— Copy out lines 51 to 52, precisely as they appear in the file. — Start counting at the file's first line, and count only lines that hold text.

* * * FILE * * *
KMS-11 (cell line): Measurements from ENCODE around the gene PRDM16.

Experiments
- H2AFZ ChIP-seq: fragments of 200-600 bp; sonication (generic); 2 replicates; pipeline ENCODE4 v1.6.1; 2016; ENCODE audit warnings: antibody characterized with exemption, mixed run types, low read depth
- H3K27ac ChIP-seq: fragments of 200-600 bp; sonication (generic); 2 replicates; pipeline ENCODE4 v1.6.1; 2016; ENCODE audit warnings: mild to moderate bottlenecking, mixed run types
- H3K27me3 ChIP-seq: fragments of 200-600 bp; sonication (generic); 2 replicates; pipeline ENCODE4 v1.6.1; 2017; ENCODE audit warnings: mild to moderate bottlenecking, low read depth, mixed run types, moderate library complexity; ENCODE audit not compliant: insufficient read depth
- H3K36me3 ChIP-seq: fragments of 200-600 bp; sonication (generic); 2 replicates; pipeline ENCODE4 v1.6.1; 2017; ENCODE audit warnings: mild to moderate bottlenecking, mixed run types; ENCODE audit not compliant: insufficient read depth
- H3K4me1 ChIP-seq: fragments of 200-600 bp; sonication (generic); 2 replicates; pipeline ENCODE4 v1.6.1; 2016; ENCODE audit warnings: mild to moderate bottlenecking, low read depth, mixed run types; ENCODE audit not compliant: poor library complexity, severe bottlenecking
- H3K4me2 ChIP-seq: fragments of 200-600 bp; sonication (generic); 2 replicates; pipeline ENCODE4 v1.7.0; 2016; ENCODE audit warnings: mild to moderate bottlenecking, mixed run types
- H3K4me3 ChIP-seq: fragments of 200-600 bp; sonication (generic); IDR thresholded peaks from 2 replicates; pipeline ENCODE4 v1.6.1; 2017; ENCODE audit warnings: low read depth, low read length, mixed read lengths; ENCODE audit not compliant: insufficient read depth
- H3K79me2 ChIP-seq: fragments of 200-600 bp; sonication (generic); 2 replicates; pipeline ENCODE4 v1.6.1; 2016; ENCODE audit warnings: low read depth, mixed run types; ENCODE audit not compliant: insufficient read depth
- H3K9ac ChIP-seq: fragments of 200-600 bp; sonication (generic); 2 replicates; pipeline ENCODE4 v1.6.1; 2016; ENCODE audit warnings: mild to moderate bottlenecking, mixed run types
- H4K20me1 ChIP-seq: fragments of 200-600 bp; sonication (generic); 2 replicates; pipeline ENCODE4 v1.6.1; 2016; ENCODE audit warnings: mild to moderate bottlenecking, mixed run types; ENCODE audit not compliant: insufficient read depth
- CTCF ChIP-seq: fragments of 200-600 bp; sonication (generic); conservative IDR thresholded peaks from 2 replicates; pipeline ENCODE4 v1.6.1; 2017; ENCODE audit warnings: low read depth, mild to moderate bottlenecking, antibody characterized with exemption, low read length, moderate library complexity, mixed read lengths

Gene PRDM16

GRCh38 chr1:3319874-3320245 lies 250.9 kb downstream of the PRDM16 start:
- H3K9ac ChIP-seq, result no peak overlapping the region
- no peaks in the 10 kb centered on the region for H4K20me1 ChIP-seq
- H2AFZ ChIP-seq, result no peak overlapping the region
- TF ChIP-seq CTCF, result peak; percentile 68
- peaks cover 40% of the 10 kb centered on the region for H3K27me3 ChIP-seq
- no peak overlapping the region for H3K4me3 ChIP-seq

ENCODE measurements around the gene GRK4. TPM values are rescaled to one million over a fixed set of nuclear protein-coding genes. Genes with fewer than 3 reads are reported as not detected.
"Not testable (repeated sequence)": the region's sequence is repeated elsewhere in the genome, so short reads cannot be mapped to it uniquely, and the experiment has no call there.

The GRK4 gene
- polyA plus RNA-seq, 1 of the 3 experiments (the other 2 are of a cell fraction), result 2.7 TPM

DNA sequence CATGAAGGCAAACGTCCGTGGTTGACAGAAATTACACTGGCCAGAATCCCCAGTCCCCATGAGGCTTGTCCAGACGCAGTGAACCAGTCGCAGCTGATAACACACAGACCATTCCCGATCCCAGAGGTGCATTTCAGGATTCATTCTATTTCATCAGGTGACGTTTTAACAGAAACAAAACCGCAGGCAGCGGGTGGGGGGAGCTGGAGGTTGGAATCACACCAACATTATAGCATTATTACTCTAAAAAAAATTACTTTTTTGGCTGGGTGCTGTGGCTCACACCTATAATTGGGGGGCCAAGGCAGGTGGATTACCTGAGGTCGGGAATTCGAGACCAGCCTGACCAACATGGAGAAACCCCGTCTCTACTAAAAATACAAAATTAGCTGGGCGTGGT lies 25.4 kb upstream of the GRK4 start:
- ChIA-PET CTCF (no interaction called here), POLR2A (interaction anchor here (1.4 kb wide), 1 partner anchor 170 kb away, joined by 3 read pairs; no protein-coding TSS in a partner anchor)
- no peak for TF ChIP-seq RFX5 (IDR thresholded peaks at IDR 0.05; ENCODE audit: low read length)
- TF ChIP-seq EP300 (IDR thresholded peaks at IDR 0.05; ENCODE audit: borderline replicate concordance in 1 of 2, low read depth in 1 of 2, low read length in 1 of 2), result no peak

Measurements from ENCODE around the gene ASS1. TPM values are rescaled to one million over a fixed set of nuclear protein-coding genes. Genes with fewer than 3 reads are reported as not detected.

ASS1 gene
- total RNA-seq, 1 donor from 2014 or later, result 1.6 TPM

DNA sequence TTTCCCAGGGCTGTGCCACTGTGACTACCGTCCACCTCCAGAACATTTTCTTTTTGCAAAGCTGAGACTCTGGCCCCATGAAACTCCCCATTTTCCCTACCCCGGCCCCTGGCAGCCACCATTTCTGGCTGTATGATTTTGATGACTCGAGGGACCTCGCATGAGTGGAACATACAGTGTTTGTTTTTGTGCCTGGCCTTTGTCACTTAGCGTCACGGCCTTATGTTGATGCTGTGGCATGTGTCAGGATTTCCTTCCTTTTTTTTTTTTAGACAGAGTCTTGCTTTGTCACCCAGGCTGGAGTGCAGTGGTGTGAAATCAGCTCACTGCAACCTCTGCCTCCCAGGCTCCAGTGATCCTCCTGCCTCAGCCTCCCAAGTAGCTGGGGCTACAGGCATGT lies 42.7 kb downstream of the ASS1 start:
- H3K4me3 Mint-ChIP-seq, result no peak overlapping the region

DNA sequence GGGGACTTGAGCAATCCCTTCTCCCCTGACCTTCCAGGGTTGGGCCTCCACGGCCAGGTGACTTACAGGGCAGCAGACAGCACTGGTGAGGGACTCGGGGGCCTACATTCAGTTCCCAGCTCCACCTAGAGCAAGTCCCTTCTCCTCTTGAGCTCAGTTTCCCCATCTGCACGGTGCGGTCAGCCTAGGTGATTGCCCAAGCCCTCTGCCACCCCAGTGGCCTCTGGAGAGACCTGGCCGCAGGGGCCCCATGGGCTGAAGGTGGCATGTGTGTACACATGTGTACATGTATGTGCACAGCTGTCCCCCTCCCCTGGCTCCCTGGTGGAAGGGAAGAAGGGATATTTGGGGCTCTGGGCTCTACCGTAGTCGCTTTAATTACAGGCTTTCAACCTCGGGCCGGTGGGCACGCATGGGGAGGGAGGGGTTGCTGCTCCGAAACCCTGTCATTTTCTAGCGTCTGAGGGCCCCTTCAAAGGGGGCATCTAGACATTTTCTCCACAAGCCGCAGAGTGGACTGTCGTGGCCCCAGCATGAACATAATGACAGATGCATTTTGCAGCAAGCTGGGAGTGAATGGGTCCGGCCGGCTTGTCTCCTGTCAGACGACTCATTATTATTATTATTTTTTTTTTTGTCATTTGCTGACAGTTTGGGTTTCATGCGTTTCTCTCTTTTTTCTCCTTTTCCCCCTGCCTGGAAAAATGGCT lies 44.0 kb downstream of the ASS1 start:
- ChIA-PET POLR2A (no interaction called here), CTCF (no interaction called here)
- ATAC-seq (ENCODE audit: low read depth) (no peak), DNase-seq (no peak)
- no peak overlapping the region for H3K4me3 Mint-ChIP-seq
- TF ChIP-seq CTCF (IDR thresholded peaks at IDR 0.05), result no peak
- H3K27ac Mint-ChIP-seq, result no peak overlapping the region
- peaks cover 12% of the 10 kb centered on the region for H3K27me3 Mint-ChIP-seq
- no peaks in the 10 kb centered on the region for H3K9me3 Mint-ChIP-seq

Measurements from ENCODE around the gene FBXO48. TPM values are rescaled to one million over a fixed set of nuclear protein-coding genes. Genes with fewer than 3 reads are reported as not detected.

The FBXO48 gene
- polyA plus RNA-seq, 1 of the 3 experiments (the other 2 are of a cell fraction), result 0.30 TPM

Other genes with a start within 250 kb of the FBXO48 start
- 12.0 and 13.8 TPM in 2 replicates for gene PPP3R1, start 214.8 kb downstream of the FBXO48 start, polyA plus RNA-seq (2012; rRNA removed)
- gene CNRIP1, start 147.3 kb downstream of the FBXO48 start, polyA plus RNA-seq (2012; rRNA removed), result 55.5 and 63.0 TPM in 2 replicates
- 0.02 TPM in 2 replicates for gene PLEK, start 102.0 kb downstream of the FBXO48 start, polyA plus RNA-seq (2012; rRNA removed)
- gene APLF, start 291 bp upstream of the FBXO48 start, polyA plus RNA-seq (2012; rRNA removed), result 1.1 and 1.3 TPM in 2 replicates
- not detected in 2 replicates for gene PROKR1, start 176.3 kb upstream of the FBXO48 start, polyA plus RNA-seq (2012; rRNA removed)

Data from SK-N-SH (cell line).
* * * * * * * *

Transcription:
- not detected in 2 replicates for gene PROKR1, start 176.3 kb upstream of the FBXO48 start, polyA plus RNA-seq (2012; rRNA removed)

Data from SK-N-SH (cell line).